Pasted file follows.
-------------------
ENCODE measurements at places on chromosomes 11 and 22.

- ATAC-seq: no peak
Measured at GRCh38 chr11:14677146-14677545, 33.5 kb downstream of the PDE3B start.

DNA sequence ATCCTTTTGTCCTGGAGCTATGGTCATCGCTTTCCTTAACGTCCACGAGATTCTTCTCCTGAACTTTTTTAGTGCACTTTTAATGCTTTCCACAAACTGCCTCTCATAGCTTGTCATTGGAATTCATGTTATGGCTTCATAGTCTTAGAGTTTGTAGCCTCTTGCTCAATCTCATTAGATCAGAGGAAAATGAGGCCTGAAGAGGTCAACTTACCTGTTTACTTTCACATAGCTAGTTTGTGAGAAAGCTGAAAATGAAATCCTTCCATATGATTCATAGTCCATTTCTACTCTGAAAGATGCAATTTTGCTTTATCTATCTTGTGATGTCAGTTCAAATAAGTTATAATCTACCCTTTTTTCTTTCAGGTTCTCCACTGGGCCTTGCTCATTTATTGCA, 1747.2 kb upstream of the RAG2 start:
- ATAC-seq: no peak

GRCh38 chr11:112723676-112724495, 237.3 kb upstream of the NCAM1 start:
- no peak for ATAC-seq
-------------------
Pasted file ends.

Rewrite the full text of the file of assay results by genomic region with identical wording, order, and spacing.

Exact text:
ENCODE measurements at places on chromosomes 11 and 22.

- ATAC-seq: no peak
Measured at GRCh38 chr11:14677146-14677545, 33.5 kb downstream of the PDE3B start.

DNA sequence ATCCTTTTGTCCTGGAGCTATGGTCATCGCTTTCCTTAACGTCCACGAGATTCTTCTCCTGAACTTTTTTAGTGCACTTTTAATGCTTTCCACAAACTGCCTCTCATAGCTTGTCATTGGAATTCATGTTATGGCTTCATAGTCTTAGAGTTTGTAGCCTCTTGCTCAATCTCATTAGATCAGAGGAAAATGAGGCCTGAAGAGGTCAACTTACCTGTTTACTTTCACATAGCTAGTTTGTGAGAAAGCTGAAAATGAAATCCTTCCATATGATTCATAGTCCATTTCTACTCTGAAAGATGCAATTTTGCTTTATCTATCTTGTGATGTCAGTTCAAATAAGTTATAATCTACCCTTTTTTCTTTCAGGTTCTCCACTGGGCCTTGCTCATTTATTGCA, 1747.2 kb upstream of the RAG2 start:
- ATAC-seq: no peak

GRCh38 chr11:112723676-112724495, 237.3 kb upstream of the NCAM1 start:
- no peak for ATAC-seq